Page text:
"We go out every other week and go out twice during that week. We do two time slots, 1 p.m. and 6 p.m., so we can allow different students to come out and help. Sometimes I have parents or younger siblings come out when we're weeding and watering," Remington says. "During the state fair, we're going to be working all 11 days, 8 a.m. to 8 p.m. So we're trying to get kids scheduled in. I'm having some of my officer team help me recruit kids to work those times."
"A lot of it is learning time management, but it's also about being able to also communicate to the public and advocating for agriculture in the best way possible," she adds. "Some of my students took plant science last year. We grew some plants indoors, but this is more hands-on and intensive. We can call back to some of those plant sciences lessons. The FFA motto is, 'Learning to do, doing to learn, earning to live, living to serve.' We learn to do in the classroom. This is the doing to learn part."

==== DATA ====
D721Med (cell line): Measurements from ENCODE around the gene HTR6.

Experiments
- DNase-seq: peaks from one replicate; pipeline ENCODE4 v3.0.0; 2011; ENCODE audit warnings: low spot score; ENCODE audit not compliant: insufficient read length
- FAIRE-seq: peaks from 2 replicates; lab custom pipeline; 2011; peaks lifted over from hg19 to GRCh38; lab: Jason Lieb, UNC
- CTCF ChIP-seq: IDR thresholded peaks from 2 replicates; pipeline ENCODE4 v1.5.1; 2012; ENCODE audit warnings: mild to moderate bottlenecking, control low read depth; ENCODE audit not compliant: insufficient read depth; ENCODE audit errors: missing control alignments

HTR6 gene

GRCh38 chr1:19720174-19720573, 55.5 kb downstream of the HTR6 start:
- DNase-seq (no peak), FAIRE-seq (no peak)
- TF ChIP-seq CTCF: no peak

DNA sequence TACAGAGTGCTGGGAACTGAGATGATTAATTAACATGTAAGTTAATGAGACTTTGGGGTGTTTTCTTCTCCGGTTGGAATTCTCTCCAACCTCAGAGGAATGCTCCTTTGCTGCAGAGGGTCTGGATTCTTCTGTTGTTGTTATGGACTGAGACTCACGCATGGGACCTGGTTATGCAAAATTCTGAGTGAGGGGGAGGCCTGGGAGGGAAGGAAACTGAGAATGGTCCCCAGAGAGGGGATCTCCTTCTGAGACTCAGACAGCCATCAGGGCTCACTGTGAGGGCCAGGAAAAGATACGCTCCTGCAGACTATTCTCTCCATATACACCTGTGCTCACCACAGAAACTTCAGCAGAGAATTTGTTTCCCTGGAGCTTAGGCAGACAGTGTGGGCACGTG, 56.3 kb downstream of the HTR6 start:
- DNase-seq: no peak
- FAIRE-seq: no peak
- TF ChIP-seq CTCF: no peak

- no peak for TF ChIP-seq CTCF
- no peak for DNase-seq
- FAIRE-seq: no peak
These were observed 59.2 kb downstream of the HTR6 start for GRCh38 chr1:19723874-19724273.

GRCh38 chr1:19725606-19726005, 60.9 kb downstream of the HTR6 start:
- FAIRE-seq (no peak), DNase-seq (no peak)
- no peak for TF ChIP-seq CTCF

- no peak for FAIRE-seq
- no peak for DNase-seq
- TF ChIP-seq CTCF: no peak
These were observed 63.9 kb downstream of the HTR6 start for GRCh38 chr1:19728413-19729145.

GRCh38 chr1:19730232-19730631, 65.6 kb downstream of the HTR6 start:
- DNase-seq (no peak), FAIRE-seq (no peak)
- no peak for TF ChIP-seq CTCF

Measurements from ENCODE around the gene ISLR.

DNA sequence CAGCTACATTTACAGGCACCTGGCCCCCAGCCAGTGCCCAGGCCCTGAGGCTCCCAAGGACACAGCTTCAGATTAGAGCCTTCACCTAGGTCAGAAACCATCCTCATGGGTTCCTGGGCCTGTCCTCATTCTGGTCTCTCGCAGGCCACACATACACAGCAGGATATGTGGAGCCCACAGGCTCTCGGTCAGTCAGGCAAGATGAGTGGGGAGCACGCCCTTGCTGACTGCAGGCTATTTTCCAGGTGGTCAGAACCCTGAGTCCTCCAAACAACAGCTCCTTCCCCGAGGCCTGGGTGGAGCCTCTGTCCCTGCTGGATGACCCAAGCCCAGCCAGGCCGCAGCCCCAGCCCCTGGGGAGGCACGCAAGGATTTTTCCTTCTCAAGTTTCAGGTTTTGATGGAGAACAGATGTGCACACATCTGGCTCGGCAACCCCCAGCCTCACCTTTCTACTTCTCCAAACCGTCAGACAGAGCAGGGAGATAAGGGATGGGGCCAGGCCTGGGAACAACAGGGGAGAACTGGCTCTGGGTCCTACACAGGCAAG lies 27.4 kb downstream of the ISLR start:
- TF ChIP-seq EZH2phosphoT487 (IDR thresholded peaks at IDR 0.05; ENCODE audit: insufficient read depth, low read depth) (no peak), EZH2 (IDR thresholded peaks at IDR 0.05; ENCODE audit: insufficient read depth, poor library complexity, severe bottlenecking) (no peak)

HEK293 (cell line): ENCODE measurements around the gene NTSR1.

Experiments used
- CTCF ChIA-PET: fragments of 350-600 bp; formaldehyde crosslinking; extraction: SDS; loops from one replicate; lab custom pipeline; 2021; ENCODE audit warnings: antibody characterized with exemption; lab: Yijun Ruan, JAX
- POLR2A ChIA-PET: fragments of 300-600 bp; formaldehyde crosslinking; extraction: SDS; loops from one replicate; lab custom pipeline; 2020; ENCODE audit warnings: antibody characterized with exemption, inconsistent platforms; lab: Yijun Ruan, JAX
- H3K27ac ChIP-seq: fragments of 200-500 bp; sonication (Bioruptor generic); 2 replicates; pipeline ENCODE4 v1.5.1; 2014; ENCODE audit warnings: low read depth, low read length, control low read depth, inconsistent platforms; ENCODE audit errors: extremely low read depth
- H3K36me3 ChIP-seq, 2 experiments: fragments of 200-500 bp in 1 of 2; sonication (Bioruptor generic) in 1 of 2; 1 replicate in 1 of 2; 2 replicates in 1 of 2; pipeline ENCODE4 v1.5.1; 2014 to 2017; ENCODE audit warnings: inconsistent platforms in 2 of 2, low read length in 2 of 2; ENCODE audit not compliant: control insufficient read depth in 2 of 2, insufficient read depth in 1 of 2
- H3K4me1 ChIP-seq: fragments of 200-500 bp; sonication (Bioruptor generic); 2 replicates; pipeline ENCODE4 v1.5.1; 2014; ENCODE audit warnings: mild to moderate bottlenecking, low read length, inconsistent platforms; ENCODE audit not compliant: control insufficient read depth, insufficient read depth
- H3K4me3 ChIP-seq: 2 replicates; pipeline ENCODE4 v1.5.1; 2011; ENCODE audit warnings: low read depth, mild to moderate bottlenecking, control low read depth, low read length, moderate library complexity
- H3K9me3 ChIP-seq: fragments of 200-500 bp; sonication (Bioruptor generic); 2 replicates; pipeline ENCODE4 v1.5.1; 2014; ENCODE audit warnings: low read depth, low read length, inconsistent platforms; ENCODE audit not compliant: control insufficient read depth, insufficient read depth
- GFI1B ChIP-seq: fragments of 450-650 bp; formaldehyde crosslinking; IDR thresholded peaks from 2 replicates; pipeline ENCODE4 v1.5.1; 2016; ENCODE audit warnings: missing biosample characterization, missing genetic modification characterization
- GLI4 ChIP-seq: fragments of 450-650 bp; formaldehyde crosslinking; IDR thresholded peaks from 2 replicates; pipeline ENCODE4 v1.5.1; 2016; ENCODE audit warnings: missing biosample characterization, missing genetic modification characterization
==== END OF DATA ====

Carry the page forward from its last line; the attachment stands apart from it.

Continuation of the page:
Making more room for livestock
Then there's the Avenue of Breeds. With market hog show entries on the rise, the fair initially planned to put the Avenue of Breeds on hold for a couple years to make room for 150 pens needed in the Swine Barn. However, with the help of the North Polk FFA Chapter and North Polk High School Alumni Association managing the Avenue of Breeds, and a sponsorship by the Iowa Banker's Association, the fair has created a new space on the southwest side of the fairgrounds.
"You can put the Avenue of Breeds somewhere else, but you can't really put entries for the hog show somewhere else, because the show ring is in the Swine Barn," Slater says. "Thank goodness we are able to keep the Avenue of Breeds and still gain those 150 pens in the Swine Barn, because our 4-H and FFA entry numbers in market hogs are up by about 400 head. So the barn was already full. Now we can keep those 150 pens and still have the Avenue of Breeds outside the renovated 4-H Building."
In fact, market hog entries have grown by 20% over the last five years, and continue to rise.